Welcome to this week’s Research Roundup. These Friday posts aim to inform our readers about the many stories that relate to animal research each week. Do you have an animal research story we should include in next week’s Research Roundup? You can send it to us via our Facebook page or through the contact form on the website.
- Cancerous lung tumor cells can morph into stomach cells. Tumors are known to be highly plastic, unpredictable, and do whatever it takes to survive. Scientists at Duke University, using genetically engineered mice, suggest that cancerous tumor cells in the lungs can even morph into different types of gut cells. This morphing may allow tumors to develop drug resistance, arguably the biggest challenge to the treatment of cancer. The cancerous lung cells most likely became gut cells because both cell types derive from the same parent, progenitor, cells — thus, they are developmental siblings. This specific mechanism responsible for this unexpected change is the absence of a master switch gene called NKX2-1. Mice without the NKX2-1 gene in lung tissue, actually converted lung cells into gut-like cells that even produced digestive enzymes. This morphing might be one of many ways cancerous cells can evade chemotherapy and acquire resistance. Future experiments will examine possible methods to block the plasticity of these tumor cells. Published in Developmental Cell.
- Stem cell therapy may be a potential cure for alcoholism. Mounting evidence suggests that a variety of addiction disorders can be combated with stem cell therapies. Laboratory rats, bred to drink high amounts of alcohol, significantly reduce their voluntary intake of alcohol and likelihood to relapse when given a single dose of human mesenchymal stem cells. The anti-inflammatory capabilities of the stem cells seem to be responsible for this remarkable finding. Chronic consumption of alcohol normally leads to increased inflammation throughout the peripheral nervous system and brain. The increased inflammation increases the risk of relapse which in-turn perpetuates inflammation and further relapse. By injecting stem cells intravenously or intracerebrally, rats consuming high levels of alcohol experienced reduced brain inflammation and subsequently reduced alcohol intake by 90%. These effects were seen to last for 3 to 5 weeks following a single injection. Future research will be done with other forms of addiction and human clinical studies. Published in Scientific Reports.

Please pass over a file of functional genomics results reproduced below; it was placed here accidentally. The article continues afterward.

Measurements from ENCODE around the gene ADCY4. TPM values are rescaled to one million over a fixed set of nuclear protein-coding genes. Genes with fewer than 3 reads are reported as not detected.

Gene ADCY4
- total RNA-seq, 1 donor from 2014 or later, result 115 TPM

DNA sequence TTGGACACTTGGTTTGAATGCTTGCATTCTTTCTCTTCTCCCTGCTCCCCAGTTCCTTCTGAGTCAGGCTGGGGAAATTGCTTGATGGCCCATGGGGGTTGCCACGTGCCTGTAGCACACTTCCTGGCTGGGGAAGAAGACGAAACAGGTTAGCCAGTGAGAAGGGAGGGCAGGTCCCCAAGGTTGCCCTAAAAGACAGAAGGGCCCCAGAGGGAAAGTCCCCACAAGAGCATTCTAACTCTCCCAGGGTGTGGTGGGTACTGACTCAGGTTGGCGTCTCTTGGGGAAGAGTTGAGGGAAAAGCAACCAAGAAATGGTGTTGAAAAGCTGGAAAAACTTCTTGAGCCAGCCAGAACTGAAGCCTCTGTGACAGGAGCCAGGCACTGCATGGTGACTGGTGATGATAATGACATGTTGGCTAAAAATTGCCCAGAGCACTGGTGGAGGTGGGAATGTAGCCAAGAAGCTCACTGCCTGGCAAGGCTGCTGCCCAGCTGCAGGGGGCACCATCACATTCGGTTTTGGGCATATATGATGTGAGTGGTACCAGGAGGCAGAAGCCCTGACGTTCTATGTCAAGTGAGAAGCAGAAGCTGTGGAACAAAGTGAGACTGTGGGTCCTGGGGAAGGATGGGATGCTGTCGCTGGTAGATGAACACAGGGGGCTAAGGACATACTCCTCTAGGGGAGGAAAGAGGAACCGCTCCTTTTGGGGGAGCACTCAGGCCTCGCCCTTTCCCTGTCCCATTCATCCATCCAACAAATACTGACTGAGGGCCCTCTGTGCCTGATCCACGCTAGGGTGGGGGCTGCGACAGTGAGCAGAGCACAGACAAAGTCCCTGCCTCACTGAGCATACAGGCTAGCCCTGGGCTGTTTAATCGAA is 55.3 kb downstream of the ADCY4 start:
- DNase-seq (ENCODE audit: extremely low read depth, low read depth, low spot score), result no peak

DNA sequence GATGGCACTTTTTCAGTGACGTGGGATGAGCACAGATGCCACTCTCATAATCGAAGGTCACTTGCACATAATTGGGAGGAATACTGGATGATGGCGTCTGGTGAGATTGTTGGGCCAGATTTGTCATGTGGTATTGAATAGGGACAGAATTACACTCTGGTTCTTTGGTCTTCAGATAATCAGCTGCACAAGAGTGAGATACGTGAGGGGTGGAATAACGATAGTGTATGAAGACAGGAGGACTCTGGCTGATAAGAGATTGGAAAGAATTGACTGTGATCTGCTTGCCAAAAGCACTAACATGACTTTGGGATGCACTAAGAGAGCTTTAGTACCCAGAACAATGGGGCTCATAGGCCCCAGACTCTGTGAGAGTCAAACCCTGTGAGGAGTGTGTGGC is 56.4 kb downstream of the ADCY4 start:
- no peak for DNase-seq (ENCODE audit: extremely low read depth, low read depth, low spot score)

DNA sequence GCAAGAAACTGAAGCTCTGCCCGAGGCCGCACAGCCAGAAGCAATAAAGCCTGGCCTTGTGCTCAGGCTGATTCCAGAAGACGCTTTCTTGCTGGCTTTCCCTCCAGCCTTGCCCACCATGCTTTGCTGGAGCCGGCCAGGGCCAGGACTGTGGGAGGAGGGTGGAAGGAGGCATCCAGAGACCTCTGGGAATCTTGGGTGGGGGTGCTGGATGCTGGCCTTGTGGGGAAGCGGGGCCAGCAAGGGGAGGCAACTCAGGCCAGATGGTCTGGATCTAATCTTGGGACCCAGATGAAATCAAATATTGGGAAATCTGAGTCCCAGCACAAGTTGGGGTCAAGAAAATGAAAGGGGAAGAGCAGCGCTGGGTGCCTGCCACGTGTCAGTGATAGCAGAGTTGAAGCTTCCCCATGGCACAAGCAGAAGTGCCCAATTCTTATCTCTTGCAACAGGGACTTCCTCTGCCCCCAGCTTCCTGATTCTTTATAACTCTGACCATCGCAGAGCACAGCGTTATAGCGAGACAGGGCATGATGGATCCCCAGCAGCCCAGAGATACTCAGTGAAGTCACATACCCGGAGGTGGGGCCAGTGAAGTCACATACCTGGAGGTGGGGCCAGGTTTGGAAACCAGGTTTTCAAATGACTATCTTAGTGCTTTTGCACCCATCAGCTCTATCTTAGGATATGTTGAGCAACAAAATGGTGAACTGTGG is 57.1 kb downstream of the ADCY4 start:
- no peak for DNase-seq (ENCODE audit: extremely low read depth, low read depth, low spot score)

- Signs of vascular aging reduced in mice. The ability to grow new blood vessels is reduced as we grow older, which can result in weakness, frailty, and even chronic diseases such as heart disease, stroke, and dementia. Researchers at Harvard University recently identified a chemical compound that increases the activity of a gene that is associated with blood vessel growth and a prolonged lifespan in mice. The drug was added to the drinking water of older mice. After two months, the maximum distance the older mice ran on a treadmill increased by 56% and their blood vessel growth was comparable to that of younger mice. Future work will focus on determining the efficacy and safety of the new drug. Published in Cell.
- Reduced calorie-diet may slow ageing. Previous research in worms, flies and mice, has shown that caloric restriction reduces metabolism and extend lifespan — but research in long living animals such as primates and humans is lacking. In a new multi-centre research trial in humans called CALERIE, (Comprehensive Assessment of Long term Effects of Reducing Intake of Energy), the strongest evidence to date was obtained indicating that caloric restriction similarly slows down human metabolism. This study provides hope that caloric restriction in humans, similar to other animals, can also improve health and prolong lifespan. Published in Cell Metabolism.
- Why iron makes malaria infection worse. It is has been known that iron supplementation can worsen malaria infection — and a new study in mice provides evidence of why. Malaria parasites can consume iron as a food source. By studying mice and samples from malaria patients, researchers found that excess iron interferes with a protein (ferroportin) that prevents a toxic buildup of iron in red blood cells and helps protect these cells against malaria infection. They also found in some African populations, that a mutant form of ferroportin, can protect against malaria infection. Published in Science.